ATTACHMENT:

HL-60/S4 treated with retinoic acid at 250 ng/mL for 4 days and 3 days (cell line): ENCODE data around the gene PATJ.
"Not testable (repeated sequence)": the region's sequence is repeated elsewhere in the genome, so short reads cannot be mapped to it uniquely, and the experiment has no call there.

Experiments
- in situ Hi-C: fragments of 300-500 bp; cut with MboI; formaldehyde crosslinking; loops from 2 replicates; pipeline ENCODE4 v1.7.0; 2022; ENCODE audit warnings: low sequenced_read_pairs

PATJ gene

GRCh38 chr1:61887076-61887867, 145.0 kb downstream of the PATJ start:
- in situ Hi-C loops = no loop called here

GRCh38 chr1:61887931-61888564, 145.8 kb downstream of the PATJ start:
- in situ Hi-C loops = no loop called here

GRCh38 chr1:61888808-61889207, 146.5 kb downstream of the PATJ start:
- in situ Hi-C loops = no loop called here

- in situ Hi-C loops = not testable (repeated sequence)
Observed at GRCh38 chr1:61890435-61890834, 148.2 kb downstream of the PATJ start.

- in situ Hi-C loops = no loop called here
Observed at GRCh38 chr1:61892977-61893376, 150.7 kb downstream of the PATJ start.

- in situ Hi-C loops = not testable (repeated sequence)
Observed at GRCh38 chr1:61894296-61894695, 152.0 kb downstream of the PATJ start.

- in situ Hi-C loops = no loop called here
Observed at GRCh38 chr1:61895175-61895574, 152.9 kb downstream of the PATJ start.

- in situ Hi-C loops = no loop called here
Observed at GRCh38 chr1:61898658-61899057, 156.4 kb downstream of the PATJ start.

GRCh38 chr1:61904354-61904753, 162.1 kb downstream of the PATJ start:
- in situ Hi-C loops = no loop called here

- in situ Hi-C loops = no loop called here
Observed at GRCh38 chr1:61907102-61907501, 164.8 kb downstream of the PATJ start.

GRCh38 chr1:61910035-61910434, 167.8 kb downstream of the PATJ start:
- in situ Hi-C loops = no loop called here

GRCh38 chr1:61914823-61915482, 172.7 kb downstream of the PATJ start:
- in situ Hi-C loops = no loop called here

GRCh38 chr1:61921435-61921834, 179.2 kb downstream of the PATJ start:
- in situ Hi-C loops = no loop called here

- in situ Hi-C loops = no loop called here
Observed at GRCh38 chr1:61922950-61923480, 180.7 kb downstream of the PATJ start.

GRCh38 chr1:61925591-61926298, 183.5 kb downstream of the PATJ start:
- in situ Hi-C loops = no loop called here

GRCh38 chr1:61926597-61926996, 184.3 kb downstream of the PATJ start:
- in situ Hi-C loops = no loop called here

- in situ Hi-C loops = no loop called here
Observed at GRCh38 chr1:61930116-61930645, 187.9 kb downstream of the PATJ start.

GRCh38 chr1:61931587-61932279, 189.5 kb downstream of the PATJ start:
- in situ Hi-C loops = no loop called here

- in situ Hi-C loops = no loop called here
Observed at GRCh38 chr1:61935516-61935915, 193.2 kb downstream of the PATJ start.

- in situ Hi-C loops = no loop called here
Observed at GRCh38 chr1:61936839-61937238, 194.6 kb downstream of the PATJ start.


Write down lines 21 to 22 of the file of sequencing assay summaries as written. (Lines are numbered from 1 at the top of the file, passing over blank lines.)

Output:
Observed at GRCh38 chr1:61898658-61899057, 156.4 kb downstream of the PATJ start.

GRCh38 chr1:61904354-61904753, 162.1 kb downstream of the PATJ start: